The bus screeched to a halt in front of Hambre Town Hall. “End of the line, folks,” announced the driver, flinging open the entry door. Lucy uncoiled from her seat, groaned, and stretched. Her back crackled and popped as she stood up, releasing the tension of 23 hours folded into four different bus seats. She shouldered her pack and trooped down the aisle, giving the driver a bleary nod before tripping down the steps.
The door squealed closed behind her and the bus drove away, leaving Lucy in the pre-dawn darkness. She inhaled and lifted her arms over her head. “Mmm,” she sniffed. “Something smells good.” Mingled with the scents of dew and bricks and fading night came a whiff of cinnamon followed by the smokiness of bacon and the astringency of basil. Lucy’s stomach made an enquiring noise. “That’s what we’re here for,” she said, smiling.
Lucy meandered down the road. It wound between coral-stone houses studded with window boxes. A bit of fog hung in the air, diffusing the glow of street lights. Then she rounded the corner and smiled. Light spilled onto the sidewalk from an open doorway, illuminating a hanging wooden sign that read “The Raven.”
A shadow flicked past the doorway, then a head popped outside – a waiter dressed in black with thick curly hair and a wide smile. “Hungry?” he said, half in question half as statement of fact.
Lucy laughed. “Ravenous.”
“Come in, come in! Here, sit at this table.” The waiter flipped open a large menu and slid it onto the table cloth in front of her. “What would you like to eat? Hmm?””
She perused for a moment, then ordered the “Chef’s special” and a coffee with cream.
The waiter clapped his hands and bowed, “A true gourmet, excellent taste. Chef’s special it is.” Then he whisked away. Lucy smiled and ran her fingers over the table cloth. She’d made it. Finally. After the eighth hour on the bus she’d begun to wonder if the trip would be worth it. Doubt had turned to regret when she’d run out of salted cashews and dried pears at hour thirteen. But now? Well. Things were looking up.
When the waiter returned with her coffee she asked him for recommendations.
“First time in Hambre?” he asked. “I’ll make you up a list of my favorite places.”
“I’d like to try a variety,” said Lucy.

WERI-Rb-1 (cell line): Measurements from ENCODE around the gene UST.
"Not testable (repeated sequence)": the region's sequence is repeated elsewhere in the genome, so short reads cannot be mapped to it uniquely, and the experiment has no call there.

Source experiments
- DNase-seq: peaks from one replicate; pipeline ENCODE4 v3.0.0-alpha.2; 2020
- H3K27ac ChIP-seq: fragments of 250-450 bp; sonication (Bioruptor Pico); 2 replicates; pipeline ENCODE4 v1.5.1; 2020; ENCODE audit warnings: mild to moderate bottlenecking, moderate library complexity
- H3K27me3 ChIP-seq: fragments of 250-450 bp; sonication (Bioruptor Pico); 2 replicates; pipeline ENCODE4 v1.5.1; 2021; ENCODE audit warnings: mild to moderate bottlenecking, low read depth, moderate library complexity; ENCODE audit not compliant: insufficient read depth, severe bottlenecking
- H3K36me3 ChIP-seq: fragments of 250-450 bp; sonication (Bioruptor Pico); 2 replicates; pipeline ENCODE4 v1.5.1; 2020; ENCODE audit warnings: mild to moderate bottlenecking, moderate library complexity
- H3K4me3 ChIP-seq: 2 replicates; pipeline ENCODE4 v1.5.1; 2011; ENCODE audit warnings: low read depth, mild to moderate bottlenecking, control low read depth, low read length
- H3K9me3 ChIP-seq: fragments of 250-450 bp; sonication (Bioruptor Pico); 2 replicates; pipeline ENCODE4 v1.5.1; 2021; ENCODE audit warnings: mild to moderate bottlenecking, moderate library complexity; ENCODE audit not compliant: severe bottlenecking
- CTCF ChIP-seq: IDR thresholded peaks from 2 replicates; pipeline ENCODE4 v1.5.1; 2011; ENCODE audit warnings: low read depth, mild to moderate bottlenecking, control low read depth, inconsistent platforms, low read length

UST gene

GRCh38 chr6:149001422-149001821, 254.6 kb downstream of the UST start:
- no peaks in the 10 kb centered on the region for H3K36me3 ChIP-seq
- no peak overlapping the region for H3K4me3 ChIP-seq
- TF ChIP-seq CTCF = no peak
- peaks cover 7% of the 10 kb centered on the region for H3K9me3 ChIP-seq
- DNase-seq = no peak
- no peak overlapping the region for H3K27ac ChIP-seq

“Of course!” The waiter fished a pen from his pocket and wrote rapidly on his menu pad. He paused, tapping his chin with the pen, then nodded, ripped the paper off and handed it to her. “That should get you through lunch.”
She stared at the list. Six restaurants in six hours? “Thanks,” Lucy managed.
The waiter grinned at her dumbfounded expression then dashed off to the kitchen, emerging a few moments later with a steaming plate. “Chef’s special!” he announced, setting it down in front of her. “A huitlacoche omelet seasoned with fresh cayenne, epazote, caramelized onions, and goat cheese, with a side salad of mangoes and pomegranates.”
“Wow,” said Lucy. “It smells amazing.” She took a deep breath, inhaled the delicate aromas, and sank her fork in deep.
Twenty minutes later she emerged from the Raven with the waiter’s list tucked in her pocket and a bunch of scrawled comments in the blank notebook she’d brought in her backpack to document the experience.
She’d planned to wander around town to walk off her breakfast, but to her surprise, her stomach was grumbling again after only a few blocks. Fortunately, the street she chose led her right past The Victual Factory, item one on the list of recommendations.
It was a large brick building, resplendent with fresh-cut flowers. A crowd of other foodie tourists populated the tables, all of them humming appreciation at the contents of their plates. Lucy chose a table by the window and perused the menu. By the time the waitress returned for her order, she was so hungry that she splurged and bought three pastries. Perhaps the bus ride had made her extra hungry. Her order came on an earthenware plate set off with orange and strawberry slices. The pastries were made with powdered almonds and vanilla beans and filled with pockets of buttery fig and drizzles of cardamon honey. Lucy savored every bite.
When she left, she walked four blocks, reached downtown, and realized her stomach was still hollow. Odd. Well, eating was what she’d come to Hambre for, so she might as well take advantage.
Lucy’s next stop was the Famine Club where she ate a plate of roasted root vegetables topped with chopped arugula and slivers of smoked salmon. Then she went to the Chop Stop for Thai soup and tarantula sticky rice. She ate truffle scalloped chicken breast at the Savory, rosemary blackberry cheesecake at Relish, and a roasted apple and ham panini at the Gallery Inn.
At a quarter past noon, she stumbled back into the street and stared around, eyes wild, pinched herself, and gripped her backpack straps. Her stomach gave a little flip, then grumbled. She was hungrier than when she got off the bus.
A group of tourists emerged beside her, walked across the street, and went into another restaurant, smiling and chattering. None of them seemed the least perturbed.
Lucy grimaced. Then she shook her head and stalked down the street, her steps carrying her towards the bus stop and a ticket out of town.